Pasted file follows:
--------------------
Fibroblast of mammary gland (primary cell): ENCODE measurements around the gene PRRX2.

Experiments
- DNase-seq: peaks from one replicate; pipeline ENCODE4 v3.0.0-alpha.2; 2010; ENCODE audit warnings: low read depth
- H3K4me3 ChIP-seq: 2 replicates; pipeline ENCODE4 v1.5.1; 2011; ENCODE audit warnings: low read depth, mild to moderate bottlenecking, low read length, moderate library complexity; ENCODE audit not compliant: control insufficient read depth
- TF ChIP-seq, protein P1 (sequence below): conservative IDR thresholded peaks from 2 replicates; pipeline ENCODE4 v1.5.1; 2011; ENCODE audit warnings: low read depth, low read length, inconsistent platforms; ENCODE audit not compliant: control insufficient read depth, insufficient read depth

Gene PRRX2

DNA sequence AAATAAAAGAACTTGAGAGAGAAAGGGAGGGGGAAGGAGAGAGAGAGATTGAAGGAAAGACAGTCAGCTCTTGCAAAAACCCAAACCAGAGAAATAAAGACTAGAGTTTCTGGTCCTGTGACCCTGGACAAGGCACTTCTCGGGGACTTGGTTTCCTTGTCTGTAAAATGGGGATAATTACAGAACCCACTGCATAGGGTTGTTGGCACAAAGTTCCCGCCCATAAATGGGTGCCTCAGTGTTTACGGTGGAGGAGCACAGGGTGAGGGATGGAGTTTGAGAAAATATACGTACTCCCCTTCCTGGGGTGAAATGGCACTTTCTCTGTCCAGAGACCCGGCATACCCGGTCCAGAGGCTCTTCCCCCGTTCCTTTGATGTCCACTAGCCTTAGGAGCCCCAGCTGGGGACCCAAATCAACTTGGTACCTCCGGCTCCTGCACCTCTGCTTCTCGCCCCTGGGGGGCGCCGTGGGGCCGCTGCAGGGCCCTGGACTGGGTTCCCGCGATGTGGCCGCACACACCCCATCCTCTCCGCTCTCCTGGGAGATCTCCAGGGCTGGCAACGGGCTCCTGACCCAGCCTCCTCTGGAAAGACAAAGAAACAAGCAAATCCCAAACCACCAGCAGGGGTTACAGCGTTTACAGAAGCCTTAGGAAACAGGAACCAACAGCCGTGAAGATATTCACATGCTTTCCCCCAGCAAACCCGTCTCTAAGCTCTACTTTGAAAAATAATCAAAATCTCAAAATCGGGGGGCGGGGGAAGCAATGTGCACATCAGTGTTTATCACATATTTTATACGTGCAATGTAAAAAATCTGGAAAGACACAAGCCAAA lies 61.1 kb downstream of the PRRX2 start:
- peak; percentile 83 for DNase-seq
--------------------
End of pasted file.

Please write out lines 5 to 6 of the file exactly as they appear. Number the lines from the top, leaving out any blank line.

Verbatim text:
- TF ChIP-seq, protein P1 (sequence below): conservative IDR thresholded peaks from 2 replicates; pipeline ENCODE4 v1.5.1; 2011; ENCODE audit warnings: low read depth, low read length, inconsistent platforms; ENCODE audit not compliant: control insufficient read depth, insufficient read depth

Gene PRRX2